July 2018
Volume 59, Issue 9
Open Access
ARVO Annual Meeting Abstract  |   July 2018
Automated detection of corneal nerves using deep learning
Author Affiliations & Notes
  • Hong Qi
    Ophthalmology department, Peking University Third Hospital, Beijing, China
    Beijing Key Laboratory of Restoration of Damaged Ocular Nerve, Beijing, China
  • Davide Borroni
    Department of Ophthalmology, Riga Stradins University, Riga, Latvia
  • Rongjun Liu
    Ophthalmology department, Peking University Third Hospital, Beijing, China
    Beijing Key Laboratory of Restoration of Damaged Ocular Nerve, Beijing, China
  • Bryan Williams
    Department of Eye and Vision Science, University of Liverpool, Liverpool, United Kingdom
  • Mike Beech
    St. Paul’s Eye Unit, Royal Liverpool University Hospital, Liverpool, United Kingdom
  • Yitian Zhao
    Cixi Institute of Biomedical Engineering, Ningbo Institute of Industrial Technology, Chinese Academy of Sciences, Ningbo, China
    Department of Eye and Vision Science, University of Liverpool, Liverpool, United Kingdom
  • Baikai Ma
    Ophthalmology department, Peking University Third Hospital, Beijing, China
    Beijing Key Laboratory of Restoration of Damaged Ocular Nerve, Beijing, China
  • Vito Romano
    St. Paul’s Eye Unit, Royal Liverpool University Hospital, Liverpool, United Kingdom
  • Uazman Alam
    Institute of Ageing & Chronic Disease, Clinical Sciences Centre, University Hospital Aintree, Liverpool, United Kingdom
  • Stephen B Kaye
    St. Paul’s Eye Unit, Royal Liverpool University Hospital, Liverpool, United Kingdom
    Department of Eye and Vision Science, University of Liverpool, Liverpool, United Kingdom
  • Yalin Zheng
    Department of Eye and Vision Science, University of Liverpool, Liverpool, United Kingdom
    St. Paul’s Eye Unit, Royal Liverpool University Hospital, Liverpool, United Kingdom
  • Footnotes
    Commercial Relationships   Hong Qi, None; Davide Borroni, None; Rongjun Liu, None; Bryan Williams, None; Mike Beech, None; Yitian Zhao, None; Baikai Ma, None; Vito Romano, None; Uazman Alam, None; Stephen Kaye, None; Yalin Zheng, None
  • Footnotes
    Support  National Natural Science Foundation of China (No. 30872813; No. 81570813)
Investigative Ophthalmology & Visual Science July 2018, Vol.59, 5721. doi:
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      Hong Qi, Davide Borroni, Rongjun Liu, Bryan Williams, Mike Beech, Yitian Zhao, Baikai Ma, Vito Romano, Uazman Alam, Stephen B Kaye, Yalin Zheng; Automated detection of corneal nerves using deep learning. Invest. Ophthalmol. Vis. Sci. 2018;59(9):5721.

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      © ARVO (1962-2015); The Authors (2016-present)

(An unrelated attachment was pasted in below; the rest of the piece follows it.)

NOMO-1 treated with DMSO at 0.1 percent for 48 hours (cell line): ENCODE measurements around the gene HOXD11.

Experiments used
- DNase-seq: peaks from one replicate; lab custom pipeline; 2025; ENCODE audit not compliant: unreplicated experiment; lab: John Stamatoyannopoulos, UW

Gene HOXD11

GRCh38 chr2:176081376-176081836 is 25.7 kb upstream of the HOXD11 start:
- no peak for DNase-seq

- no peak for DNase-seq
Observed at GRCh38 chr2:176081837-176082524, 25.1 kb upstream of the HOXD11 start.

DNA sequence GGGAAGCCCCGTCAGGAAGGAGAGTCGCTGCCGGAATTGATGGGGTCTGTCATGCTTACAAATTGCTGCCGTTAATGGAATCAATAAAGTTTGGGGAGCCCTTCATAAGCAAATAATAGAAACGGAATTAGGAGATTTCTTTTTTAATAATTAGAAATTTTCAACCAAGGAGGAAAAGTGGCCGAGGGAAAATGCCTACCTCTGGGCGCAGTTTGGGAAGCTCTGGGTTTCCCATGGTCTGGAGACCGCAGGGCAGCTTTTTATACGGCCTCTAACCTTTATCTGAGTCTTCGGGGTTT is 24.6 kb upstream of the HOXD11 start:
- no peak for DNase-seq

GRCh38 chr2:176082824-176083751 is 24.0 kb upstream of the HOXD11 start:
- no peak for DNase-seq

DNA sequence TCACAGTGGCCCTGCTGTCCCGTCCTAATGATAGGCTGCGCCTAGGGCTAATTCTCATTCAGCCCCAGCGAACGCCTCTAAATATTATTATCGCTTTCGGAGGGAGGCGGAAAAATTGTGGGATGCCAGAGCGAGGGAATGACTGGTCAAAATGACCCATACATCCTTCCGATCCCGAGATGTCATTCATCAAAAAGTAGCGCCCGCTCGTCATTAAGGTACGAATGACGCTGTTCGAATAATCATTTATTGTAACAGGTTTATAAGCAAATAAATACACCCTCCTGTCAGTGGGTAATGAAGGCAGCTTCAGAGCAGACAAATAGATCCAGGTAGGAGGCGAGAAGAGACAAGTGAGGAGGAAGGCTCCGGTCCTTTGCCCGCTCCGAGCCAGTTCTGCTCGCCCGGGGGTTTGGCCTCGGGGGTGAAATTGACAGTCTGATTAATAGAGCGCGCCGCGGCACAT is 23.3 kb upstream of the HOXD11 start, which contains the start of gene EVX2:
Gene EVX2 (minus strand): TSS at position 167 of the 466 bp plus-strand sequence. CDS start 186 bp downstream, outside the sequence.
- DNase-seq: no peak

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Abstract

Purpose : There has been increasing use of in-vivo confocal microscopy (IVCM) for the non-invasive examination of corneal nerves. This allows the study of nerve alterations in different ocular diseases, both before and after corneal surgery, and in systemic diseases such as diabetes. However, there has been no corresponding increase in the availability of software tools to support the automatic analysis of corneal nerves. We propose and evaluate a new computer aided detection model based on deep learning for the automatic detection of corneal nerves in IVCM images.

Methods : 584 IVCM images were acquired using the Heidelberg Retina Tomograph 3/Rostock Cornea Module (Heidelberg Engineering, Heidelberg, Germany) from healthy corneas and corneas with various corneal conditions. The corneal nerves in each image were manually traced by a clinical ophthalmologist (DB) to provide a ground truth. 437 (76%) randomly chosen images were used to train the deep learning model while the remaining 147 (24%) were reserved for testing the model. A convolutional neural network (CNN) was adopted here for the purpose of segmenting the corneal nerves, comprising 10 convolution layers and 9 pooling layers. The Dice Similarity Coefficient (DSC) was used as the cost function to train the network. Drop-out (ratio 0.2) was used in order to reduce the problem of overfitting during training. In order to improve performance, 81 patches of size 128x128 pixels per image were produced and used as input for the model. The model was trained for 200 iterations and performance of the trained model was evaluated using DSC.

Results : Excellent segmentation results were achieved. In terms of patches, the mean DSC values obtained were 0.916 for the validation set and 0.867 for the test set. Reconstructing the whole-image segmentations from the patches and comparing with expert annotations, we achieved a mean DSC of 0.856.

Conclusions : Our results have demonstrated that this deep learning based model can provide very encouraging localisation performance for the detection of corneal nerves. The developed model could be further refined and validated with large datasets in order to support the management of eye disease and systemic disease.

This is an abstract that was submitted for the 2018 ARVO Annual Meeting, held in Honolulu, Hawaii, April 29 - May 3, 2018.

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